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Authors: Jessica Cornwell

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BOOK: The Serpent Papers
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There is a
C
on her forehead, between the eyes.

Fabregat stops.
Nine letters in total
. His face pales.
The letters correspond exactly to the parchment charts on his desk. B, C, D, E, F, G, H, I, K
,
cut onto a child-cum-crime-scene, opened up for inspection. Words whiplash through his skull. Verses of a demented poetry.
You have called me
/
Thrice Great
/
Two-Faced
/
Forked Tongue . . . 
Was she the answer to his riddle? The hanging figure of the voiceless girl? Later the medical examiner gives his verdict, flanked by earnest students from the university. He points to shallow wounds like tattoos on the girl’s body.

‘Those are medieval letters – styled after roman uncials – all capitalized. Made with a steady hand – real artistry. It’s not easy to cut flesh with precision like that. Ten centimetres in length, depending on position. The incisions suggest a variety of tools – a boning knife has been used in certain places, a razor blade here. Body meticulously cleaned. No conclusive DNA. She died after her tongue was removed – I believe the letters, cuts in the palms and the markings on her breast and stomach came subsequent to asphyxiation. Also we have what looks like forced sexual entry. He needed time to do this – there will be a place he kept her alive, and a place he worked on the body.’ The victim is Rosa Bonanova. Sixteen, only child, went missing four days earlier, last seen walking home in the evening from a choral rehearsal in the Eixample.

The forensic graphologists have a field day when Fabregat sends them his letters. The message comes back clear:
same calligrapher? Same writing? Same hand, on body and paper.
Her case logged by the police. In the pictures, she had been pretty and smiling.

On the cusp of transformation.

Gone now.

Fabregat’s hackles are up.

He is not an inspector who enjoys murder.

 

A third letter follows swiftly, left in the confessional of the old monastery of St Peter of Puelles on Thursday, 12 June. Addressed to
Sr Manel Fabregat of Policia de la Generalitat de Catalunya
. The inspector’s eyes bulge. Insolence rising like fog towards him. This time the sender has written:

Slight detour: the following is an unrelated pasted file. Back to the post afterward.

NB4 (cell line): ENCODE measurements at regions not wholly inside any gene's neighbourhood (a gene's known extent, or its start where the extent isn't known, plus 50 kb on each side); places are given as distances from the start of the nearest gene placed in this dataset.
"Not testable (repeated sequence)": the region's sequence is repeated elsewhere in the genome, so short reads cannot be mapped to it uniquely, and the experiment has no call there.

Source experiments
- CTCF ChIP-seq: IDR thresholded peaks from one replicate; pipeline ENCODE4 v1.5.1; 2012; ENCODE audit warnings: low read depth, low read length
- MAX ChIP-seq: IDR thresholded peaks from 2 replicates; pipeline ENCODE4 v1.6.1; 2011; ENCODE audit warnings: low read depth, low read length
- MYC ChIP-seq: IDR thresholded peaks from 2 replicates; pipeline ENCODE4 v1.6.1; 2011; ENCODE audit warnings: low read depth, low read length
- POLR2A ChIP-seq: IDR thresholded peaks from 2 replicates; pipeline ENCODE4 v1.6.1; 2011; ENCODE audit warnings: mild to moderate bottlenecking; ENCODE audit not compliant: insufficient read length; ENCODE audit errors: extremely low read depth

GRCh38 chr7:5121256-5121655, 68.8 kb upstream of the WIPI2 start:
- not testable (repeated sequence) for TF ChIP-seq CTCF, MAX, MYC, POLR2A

No more riddles.

I will teach you.

Follow. Heed my words.

Ancient Crimes.

 

And left two dates like bookends:

 

1182–1188

 

Fabregat does not waste time.
Missing persons!
he shouts to his team – flag them up, chase any leads, distressed parents, disappearances – I want to know about it. No talking, lads! No leaks to the bastard media. I don’t want them knowing any steps to this dance!

This is not the first time the killer has done this.

It is too practised. Too rehearsed. Is there any history? Any incident in the past?
He feels a net tightening . . . 
No more riddles?
And beneath this a profound, restless unease.
Why me? Why single me out? The recipient of such strange knowledge.

The answer comes in a second body, discovered on Friday, 13 June 2003 by the bartender of the nightclub Genet Genet – who stumbles over his words – relaying how he found the body after the club closed, taking out the trash – his nerves break as he talks to the police who have pulled him to the side of the building near the
narcosala 
– I just found her (he repeats as a man who has lost his mind) – she was covered in blood – the blood has soaked through his shirt – and she had been left there, hanging from a lamp post – he looks away from the street, casts his eyes towards heaven. A strong man refusing to weep. I . . . I . . . But she too is gone, her soul departed, and not in a pleasant way. Xavi has found a woman without a tongue. Her mouth a pool of blood. Her body naked but for the letters carved into her chest, throat and arms. Lakes form around her, pouring from the stump of her tongue and the letters on her body. From the pictures on her hands.

 

Working at the scene, Fabregat is interrupted by a shadow who pushes herself up against the wall behind the blue-and-white tape, coughs loudly and lights a cigarette.

‘Another one for the bin bag.’

The old prostitute lisps. Matter-of-fact.

‘Trust me.’ She burps a malingering cloud of smoke. Tired peroxide hair. Yellow plastic crown. Lavender eye shadow. Lips like a foul red barn.

‘She’s a nobody.’ The woman smirks, face cloaked in darkness. Her voice rasps like a rusty saw, bent from overuse.


Como tú, Mosso
.’

The hair on the back of Fabregat’s neck rises.


Basura
.’ She sounds the syllables out in a song.

Ba-Su-Ra.

You are trash.

Dust on the wind.

‘Tell them to forget it,’ she croaks. ‘Nobody knows her. Nobody cares.’

 

The second body is identified as the medical student Rosario Sarrià, twenty-three years old, training to be a nurse, interning at the Hospital Clinic. She had been living alone in Sant Gervasi. No one had reported her missing, though she had not shown up for seminars on Wednesday or Thursday. And her classmates had begun to worry.